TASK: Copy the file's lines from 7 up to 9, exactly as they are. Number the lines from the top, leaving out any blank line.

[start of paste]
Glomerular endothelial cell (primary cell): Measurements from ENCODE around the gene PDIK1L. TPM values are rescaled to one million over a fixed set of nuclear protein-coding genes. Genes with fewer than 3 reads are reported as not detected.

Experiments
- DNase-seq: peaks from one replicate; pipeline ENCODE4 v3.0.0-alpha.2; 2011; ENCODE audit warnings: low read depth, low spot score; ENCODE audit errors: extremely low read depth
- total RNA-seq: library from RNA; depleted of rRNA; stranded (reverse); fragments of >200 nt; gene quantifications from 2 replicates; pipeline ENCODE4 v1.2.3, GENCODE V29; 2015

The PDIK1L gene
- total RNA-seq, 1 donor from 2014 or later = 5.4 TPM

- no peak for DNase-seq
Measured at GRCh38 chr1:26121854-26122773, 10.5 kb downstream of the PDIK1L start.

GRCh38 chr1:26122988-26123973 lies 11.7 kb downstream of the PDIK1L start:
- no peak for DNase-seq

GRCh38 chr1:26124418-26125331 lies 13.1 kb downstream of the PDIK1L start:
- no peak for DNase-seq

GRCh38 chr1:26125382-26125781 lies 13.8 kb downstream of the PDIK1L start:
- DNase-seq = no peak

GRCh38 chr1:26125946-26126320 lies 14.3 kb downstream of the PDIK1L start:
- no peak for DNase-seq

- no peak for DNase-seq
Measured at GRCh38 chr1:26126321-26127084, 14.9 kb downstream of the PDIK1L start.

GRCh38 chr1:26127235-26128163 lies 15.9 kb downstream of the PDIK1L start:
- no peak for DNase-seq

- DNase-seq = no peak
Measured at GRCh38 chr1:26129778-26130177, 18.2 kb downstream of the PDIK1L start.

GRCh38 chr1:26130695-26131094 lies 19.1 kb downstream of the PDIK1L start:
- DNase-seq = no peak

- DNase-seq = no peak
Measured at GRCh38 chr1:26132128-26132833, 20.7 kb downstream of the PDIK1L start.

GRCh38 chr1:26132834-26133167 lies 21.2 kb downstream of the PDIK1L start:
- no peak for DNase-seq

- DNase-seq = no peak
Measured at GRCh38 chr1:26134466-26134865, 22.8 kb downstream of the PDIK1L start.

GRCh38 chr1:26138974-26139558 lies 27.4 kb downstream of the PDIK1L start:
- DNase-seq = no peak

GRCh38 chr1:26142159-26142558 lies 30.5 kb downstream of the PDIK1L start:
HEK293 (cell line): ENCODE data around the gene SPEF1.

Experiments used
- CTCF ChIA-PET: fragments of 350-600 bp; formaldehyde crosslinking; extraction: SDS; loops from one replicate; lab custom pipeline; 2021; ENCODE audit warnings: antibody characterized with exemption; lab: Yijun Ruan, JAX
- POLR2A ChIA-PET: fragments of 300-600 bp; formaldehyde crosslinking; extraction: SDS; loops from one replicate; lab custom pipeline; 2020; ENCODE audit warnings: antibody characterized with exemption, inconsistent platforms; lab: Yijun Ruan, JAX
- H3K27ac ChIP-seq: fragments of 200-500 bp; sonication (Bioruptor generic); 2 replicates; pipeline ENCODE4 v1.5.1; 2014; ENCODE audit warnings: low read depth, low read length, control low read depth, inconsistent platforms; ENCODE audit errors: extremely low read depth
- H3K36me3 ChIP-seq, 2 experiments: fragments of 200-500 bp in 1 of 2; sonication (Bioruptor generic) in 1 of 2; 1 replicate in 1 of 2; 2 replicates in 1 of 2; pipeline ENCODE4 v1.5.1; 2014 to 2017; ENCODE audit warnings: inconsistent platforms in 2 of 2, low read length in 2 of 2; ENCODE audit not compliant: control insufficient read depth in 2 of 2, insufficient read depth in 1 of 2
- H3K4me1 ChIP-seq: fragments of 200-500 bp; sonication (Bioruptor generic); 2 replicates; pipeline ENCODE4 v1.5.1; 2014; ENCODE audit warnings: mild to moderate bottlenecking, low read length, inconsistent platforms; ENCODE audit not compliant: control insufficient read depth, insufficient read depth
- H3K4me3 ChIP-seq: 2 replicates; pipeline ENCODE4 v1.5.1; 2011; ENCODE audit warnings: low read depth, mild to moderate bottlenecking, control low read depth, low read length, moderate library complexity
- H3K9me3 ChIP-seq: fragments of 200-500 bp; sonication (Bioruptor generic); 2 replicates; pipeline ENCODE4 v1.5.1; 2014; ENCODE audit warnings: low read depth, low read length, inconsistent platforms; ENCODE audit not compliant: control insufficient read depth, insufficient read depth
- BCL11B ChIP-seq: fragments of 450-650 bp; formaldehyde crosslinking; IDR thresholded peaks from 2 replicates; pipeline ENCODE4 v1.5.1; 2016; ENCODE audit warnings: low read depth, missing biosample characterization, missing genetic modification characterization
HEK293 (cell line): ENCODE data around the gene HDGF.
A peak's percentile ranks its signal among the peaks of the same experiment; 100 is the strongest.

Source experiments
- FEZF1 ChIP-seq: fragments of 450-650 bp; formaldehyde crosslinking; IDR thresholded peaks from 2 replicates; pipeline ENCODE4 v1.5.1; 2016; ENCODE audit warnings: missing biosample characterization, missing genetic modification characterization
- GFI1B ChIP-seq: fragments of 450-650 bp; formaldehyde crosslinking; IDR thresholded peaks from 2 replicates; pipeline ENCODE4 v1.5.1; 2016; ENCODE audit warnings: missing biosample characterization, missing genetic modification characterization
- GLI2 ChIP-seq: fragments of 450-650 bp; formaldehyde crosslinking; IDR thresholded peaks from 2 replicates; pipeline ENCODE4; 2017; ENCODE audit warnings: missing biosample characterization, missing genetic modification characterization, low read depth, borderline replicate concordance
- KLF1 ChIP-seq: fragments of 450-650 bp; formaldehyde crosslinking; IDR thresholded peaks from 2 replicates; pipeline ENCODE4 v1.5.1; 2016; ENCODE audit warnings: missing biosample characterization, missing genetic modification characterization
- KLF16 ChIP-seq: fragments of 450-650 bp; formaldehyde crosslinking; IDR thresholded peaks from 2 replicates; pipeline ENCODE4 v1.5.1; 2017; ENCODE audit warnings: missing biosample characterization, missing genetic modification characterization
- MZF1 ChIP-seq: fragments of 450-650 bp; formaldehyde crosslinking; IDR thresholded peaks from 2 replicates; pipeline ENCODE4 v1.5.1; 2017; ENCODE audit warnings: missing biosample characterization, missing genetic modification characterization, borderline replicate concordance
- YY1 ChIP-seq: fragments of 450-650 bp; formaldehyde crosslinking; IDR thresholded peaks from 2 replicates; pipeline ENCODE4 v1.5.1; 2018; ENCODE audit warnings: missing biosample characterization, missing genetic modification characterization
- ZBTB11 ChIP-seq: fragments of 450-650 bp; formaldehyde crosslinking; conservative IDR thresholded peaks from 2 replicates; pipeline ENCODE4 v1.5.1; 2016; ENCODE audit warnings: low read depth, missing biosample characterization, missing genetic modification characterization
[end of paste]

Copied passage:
- no peak for DNase-seq
Measured at GRCh38 chr1:26121854-26122773, 10.5 kb downstream of the PDIK1L start.

GRCh38 chr1:26122988-26123973 lies 11.7 kb downstream of the PDIK1L start: